URDD GOBAITH CYMRU and its members have been crowned ‘Young Peace Activists of the Year’ at this year’s Young Peacemakers Awards ceremony, which was held at the Llangollen International Musical Festival today (7 July), for the organisation’s Peace and Goodwill Message.
Without fail for a century, the young people of Wales have sent a Message of Peace and Goodwill to the world. It is unique – Wales and its young people are the only country in the world that have communicated a global message of peace annually.
In celebration of the Urdd’s centenary year, the 2022 Peace and Goodwill Message was launched on 18 May in a dedicated event at the Nobel Peace Center in Oslo, Norway in the company of the First Minister of Wales, Mark Drakeford along with the Aberystwyth University students who helped write the message. After being released in video form, it was shared all corners of the world, from Peru to Zimbabwe, Vietnam to New Zealand and Moldova and was available in more languages than ever before – 101.
It was also revealed that the winner of the Young International Peacemaker category of this year’s Young Peacemakers Awards was Mah Zari Kakar, an Afghan refugee who resided at the Urdd’s Residential Centre in Cardiff last year. The Urdd nominated Mah for the award as acknowledgement for her tireless work campaigning for women’s rights in Afghanistan and her willingness to continue with these efforts in Wales.
Originally from Helmand Province in Afghanistan, Mah (who was 20 at the time) was forced to flee the country last August along with her brother. She had been working with USAID (U.S. Agency for International Development), holding sessions for women so that they understood their rights.
This year marks the seventh year of the Wales Young Peacemakers Awards, which is jointly organised by the Welsh Centre for International Affairs (WCIA), Size of Wales, CWVYS and the Llangollen International Musical Eisteddfod. Young people from all over Wales are celebrated for their positive contributions to peace and global citizenship, and winners receive prizes for artwork, creative writing, and film as well as their positive work as local and global citizens.
Aberystwyth University’s 150th anniversary celebrations begin
THE EISTEDDFOD chair awarded to a soldier who died in the First World War, together with other historical objects, will be central to Aberystwyth University’s activities at this year’s National Eisteddfod as it marks the start of its 150th anniversary celebrations.
The University was founded in 1872 following efforts to raise money locally and nationally to establish the first university in Wales, and this August marks the beginning of its 150th academic year.
On the Tuesday (2 August) of the Eisteddfod the University will launch a year of special anniversary celebrations. During the event on the University stand, there will be an opportunity to see a collection of items of historical importance to Aberystwyth University, including a statuette of the first Vice-Chancellor, Thomas Charles Edwards, and the prison badge of the former lecturer, poet and conscientious objector Gwenallt.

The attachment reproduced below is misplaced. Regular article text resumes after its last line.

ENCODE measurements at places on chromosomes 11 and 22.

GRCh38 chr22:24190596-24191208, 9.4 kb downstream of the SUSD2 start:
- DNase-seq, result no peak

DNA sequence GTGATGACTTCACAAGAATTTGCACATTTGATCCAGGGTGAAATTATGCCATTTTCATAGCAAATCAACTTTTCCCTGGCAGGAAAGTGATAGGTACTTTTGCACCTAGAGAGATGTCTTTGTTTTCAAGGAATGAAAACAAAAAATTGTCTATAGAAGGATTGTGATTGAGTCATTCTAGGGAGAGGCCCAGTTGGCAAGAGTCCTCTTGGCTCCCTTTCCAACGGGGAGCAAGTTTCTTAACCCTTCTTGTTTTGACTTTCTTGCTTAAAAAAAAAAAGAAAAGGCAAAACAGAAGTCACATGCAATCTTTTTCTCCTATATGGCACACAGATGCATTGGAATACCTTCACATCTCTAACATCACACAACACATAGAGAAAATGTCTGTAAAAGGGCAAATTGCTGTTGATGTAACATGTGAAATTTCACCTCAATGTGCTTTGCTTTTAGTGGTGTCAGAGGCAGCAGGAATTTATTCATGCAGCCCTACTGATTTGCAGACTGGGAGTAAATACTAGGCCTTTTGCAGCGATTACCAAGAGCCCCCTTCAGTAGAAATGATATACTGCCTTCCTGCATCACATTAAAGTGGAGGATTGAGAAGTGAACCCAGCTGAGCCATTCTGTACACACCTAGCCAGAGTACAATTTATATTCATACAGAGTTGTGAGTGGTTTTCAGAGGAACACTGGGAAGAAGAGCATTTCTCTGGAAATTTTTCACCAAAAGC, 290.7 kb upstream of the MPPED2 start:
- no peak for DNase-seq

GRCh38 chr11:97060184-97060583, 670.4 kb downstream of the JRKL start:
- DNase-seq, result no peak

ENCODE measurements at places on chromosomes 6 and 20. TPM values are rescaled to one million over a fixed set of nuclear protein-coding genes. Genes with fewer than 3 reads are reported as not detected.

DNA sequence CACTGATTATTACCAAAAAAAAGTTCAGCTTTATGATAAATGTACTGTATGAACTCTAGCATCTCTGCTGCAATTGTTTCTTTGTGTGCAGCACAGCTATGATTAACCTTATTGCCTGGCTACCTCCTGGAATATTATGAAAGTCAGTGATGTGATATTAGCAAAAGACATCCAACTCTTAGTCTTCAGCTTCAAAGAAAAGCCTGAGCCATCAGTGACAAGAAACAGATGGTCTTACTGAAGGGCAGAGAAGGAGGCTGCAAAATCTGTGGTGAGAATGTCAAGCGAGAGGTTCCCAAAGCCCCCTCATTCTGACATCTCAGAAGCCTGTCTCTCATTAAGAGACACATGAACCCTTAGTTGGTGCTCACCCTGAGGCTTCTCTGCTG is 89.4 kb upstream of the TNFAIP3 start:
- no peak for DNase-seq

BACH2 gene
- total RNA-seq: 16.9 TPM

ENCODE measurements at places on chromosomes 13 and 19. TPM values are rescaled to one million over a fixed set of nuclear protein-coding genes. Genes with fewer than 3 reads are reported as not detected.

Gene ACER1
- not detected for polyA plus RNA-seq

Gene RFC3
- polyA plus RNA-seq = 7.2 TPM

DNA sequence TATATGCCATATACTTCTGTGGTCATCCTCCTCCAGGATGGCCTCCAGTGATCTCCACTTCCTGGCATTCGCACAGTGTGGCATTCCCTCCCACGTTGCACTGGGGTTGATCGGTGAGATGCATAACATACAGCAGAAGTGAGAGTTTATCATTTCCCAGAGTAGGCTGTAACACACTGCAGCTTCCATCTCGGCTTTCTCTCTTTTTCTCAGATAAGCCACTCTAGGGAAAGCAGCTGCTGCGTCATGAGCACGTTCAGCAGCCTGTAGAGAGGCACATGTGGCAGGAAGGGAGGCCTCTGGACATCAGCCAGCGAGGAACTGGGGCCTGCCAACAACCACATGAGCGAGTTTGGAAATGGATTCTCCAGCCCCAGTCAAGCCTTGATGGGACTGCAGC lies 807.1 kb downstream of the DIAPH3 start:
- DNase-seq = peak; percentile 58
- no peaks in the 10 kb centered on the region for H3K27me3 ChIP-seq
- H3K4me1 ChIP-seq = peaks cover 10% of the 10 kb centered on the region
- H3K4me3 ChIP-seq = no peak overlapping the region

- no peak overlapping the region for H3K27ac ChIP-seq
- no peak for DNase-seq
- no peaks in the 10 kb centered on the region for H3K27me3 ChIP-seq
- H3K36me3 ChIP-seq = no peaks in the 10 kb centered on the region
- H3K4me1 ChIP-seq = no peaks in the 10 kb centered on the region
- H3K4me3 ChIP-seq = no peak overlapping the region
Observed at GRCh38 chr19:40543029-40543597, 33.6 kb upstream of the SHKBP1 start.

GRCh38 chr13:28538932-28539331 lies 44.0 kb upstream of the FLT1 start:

On the Thursday of the Eisteddfod (4 August), an event will be held to remember the stories of two students who won the chair at the College’s Eisteddfod in 1912 and 1914 – Gwilym Williams who was killed in France in 1916 during the First World War, and Dorothy Bonarjee, the first woman of colour to win it.
The eisteddfod chair won by Gwilym Williams will be on display at the University’s stand throughout the week. It is among 150 objects that will appear in a special volume called Ceinogau’r Werin / The Pennies of the People which is to be published in October as part of the anniversary celebrations.
Aberystwyth University Vice-Chancellor Professor Elizabeth Treasure said: “The National Eisteddfod is a very important event for us at Aberystwyth University, and especially so this year: returning to Ceredigion for the first time in over a quarter of a century and being held in-person for the first time in three years. It is even more significant for us this year as we begin to celebrate our 150th anniversary – it’s an extremely exciting time.”
On the Sunday of the festival (31 July), an open day will be held at Pantycelyn Hall, offering the public and former students the first opportunity to visit the iconic student accommodation since it re-opened in its new guise in 2020 during the pandemic.
Professor Treasure added:
“Beginning our 150th anniversary celebrations is a unique opportunity to discuss the University’s rich history, as well as to look forward. We have seen many exciting developments here over the past few years. The re-opening of Neuadd Pantycelyn in particular, is one that stands out as exceptionally important – it’s such an important space for the language locally and nationally.
“As an institution, we have been growing, with the first and only School of Veterinary Science in Wales opening here last year, and nursing education starting for the first time in September this year. We have a great deal to celebrate at this year’s Eisteddfod.”
As well as the events on its stand, Aberystwyth University will host several events in the Learners’ Village and as the main sponsor of the Science Village on the Maes. The University’s Arts Centre will also host a ‘Salon de Refuses’ exhibition including art from the Eisteddfod.